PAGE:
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“There Are Flashes of Imagery”

There are flashes of imagery

Sin City, 22 x36 inches

Catherine Copeland – Parallel Narratives at Gitana Rosa Gallery, Piermont, NY

Review by Peter Bonner

My family and I visited Piermont, NY last weekend, a surprisingly short 11 minute drive along the Palisades Parkway from the George Washington Bridge, to meet friends for lunch and call in to see Gitana Rosa Gallery’s new digs. We were greeted warmly by the gallery’s owner and founder, Vanessa Liberati, and her current exhibition of works by the New Jersey artist Catherine Copeland, aptly titled Parallel Narratives.

I was rewarded handsomely for our visit as Copeland’s paintings began to seduce me and reveal their secrets. The paintings are made up of two juxtaposed rectangles, one showing a window, the other seemingly abstract. But as time passed and I looked more closely, I noticed in the abstractions flashes of imagery, shifting and fleeting, that seemed at odds with the serenity of the window. Questions come to mind: “Did I just see that?” “Did that just actually happen?” I turn back in disbelief but I’m unable to pin it down. Obscured by patterns; some paintings include references to tie dye, others to tartan, in another I sense the color and texture of worn-out sofas, and in another still I’m reminded of fresh summer prints. One, tellingly, evokes shadows on ceilings late at night.

The imagery is allusive but powerfully there, a coming together of the parts of a New Jersey girl’s life. The part that we are allowed to see, what we usually see, the public part, is represented by the window, feeling joyful, hopeful, respectable, full of light and resolved, even accepting of one’s “place.” The other part, represented by the abstract rectangle, is the part that’s normally kept private, hidden, and it reveals something more fantastical, seedy, and erotic.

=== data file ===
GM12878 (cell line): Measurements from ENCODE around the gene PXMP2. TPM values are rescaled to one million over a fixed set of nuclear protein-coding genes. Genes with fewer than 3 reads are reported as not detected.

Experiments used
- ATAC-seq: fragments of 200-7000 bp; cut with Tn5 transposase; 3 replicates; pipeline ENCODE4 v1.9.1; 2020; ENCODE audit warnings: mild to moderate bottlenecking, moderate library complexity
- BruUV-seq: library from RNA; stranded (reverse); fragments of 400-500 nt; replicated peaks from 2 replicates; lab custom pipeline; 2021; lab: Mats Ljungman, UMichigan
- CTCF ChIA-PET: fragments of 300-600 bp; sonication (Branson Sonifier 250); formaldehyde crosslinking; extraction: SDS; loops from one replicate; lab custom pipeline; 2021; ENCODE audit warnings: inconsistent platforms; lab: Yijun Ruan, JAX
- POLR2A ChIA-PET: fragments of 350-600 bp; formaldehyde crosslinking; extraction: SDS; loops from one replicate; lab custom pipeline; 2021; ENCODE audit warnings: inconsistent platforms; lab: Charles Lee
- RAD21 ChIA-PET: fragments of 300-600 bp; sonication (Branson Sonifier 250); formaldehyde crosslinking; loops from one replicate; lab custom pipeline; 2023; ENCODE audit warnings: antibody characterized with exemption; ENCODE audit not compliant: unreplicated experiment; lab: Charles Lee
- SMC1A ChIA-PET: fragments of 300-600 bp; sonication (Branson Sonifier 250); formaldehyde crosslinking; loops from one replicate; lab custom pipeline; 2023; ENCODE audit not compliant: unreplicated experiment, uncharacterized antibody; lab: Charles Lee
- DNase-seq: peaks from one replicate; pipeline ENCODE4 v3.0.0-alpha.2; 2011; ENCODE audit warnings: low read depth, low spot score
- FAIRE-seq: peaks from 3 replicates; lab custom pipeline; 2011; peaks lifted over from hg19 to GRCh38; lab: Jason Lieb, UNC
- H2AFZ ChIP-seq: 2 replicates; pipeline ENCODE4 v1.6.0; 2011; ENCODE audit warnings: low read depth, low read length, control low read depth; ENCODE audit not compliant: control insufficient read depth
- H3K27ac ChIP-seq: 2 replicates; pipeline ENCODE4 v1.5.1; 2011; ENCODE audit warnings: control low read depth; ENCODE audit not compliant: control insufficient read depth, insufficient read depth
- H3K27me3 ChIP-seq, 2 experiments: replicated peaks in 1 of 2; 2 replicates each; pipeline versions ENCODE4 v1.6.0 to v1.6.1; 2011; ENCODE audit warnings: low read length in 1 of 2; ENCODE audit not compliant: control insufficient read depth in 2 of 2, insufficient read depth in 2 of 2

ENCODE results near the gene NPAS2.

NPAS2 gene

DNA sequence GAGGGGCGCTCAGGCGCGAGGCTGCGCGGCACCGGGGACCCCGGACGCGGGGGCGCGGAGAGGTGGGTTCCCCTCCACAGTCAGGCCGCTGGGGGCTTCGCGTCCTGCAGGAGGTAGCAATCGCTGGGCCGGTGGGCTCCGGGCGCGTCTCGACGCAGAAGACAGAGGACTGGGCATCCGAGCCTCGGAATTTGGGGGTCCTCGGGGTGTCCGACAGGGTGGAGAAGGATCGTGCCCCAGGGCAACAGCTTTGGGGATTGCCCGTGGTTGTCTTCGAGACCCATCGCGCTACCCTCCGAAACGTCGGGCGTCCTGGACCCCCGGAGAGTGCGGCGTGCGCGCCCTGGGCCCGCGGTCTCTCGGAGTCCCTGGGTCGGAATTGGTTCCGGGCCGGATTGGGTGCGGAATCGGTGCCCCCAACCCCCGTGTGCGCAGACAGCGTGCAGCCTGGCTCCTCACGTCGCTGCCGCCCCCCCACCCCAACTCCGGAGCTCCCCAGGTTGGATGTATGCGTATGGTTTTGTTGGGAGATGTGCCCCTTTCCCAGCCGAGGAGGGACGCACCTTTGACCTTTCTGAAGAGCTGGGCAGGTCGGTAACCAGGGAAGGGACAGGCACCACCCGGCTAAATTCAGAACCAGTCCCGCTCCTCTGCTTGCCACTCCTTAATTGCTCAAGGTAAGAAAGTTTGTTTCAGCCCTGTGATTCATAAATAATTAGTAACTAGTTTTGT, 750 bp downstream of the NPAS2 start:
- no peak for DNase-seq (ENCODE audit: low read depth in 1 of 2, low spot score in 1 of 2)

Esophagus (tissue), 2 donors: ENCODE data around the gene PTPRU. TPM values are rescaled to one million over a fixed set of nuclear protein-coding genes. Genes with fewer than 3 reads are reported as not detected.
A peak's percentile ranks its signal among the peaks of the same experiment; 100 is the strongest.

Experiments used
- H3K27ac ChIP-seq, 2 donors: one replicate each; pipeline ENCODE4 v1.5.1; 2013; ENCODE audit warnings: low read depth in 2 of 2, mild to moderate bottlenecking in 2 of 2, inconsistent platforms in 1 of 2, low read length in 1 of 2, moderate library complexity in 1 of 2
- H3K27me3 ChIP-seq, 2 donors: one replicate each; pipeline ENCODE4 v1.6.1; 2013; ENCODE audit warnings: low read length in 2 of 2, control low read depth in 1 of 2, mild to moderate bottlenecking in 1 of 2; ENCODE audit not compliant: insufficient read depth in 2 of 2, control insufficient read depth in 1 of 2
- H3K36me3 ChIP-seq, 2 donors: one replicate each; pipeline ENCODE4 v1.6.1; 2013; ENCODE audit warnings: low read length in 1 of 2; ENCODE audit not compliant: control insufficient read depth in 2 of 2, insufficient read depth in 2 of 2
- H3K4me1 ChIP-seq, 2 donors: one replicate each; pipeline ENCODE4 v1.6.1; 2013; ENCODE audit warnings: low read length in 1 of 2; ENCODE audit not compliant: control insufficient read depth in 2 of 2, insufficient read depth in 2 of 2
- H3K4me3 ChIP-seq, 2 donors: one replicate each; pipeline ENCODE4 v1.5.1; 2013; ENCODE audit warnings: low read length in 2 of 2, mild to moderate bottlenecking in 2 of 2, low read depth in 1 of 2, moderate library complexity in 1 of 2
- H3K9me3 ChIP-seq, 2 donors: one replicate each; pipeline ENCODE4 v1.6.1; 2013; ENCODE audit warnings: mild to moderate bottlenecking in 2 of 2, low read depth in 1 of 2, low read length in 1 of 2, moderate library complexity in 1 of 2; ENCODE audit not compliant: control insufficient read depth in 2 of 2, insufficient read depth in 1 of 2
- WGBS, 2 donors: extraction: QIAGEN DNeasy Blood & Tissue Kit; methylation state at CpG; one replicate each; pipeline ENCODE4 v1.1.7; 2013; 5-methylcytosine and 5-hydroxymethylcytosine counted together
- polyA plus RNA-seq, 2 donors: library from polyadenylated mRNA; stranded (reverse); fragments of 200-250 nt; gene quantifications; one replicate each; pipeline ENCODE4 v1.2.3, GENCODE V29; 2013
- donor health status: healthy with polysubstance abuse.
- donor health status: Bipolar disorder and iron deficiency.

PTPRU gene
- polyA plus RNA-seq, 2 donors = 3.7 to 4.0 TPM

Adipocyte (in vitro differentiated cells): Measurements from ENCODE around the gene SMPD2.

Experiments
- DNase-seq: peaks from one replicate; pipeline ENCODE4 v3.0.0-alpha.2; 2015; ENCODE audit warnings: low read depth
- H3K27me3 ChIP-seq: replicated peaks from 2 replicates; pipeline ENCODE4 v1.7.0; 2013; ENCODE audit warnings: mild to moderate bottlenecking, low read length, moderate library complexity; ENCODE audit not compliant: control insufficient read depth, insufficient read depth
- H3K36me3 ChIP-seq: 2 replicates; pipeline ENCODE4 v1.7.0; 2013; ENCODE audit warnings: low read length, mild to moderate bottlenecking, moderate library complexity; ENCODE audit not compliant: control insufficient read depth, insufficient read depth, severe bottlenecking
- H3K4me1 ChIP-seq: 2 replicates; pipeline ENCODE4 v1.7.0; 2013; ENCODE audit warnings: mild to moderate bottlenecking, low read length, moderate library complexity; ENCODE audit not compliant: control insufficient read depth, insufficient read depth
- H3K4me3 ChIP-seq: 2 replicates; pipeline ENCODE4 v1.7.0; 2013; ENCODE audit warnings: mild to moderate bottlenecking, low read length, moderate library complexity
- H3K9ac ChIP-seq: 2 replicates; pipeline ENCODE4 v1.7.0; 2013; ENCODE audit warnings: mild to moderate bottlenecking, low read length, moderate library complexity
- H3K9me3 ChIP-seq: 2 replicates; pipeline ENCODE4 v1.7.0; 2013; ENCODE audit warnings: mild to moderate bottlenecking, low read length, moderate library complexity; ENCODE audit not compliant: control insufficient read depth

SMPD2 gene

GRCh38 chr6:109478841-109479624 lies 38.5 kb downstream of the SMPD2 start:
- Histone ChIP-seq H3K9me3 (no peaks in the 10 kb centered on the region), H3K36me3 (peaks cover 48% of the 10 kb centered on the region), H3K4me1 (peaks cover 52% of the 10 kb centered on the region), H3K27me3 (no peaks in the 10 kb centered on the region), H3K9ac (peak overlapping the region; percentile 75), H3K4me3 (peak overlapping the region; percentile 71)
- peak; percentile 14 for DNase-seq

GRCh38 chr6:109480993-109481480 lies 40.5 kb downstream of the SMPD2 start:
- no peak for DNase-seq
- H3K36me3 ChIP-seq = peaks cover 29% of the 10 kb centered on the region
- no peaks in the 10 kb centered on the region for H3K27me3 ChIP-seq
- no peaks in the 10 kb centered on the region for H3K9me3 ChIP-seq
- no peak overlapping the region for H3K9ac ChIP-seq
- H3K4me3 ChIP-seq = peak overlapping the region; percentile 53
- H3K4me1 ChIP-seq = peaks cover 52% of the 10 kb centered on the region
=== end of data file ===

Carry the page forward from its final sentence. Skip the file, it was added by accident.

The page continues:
We rarely get to see such a juxtaposition, certainly not so publicly. When we do—as we have recently in the cases where public officials have been embarrassed and humiliated—it has dire consequences. Usually, each of us deals with this dichotomy in our own way. There are some that acknowledge and confront, there are others that hide, conceal, or completely avoid. Copeland has decided to own it, by challenging herself to understand how they fit together, visually, by drawing on her own experiences, and we can all see the results at Gitana Rosa Gallery, 458 Piermont Avenue, Piermont, NY through May 28th, 2017. For more information: http://www.gitanarosa.com; 845-613-7377. Open Thursday-Saturday, 11-6 and Sunday, 12-5, and by appointment.

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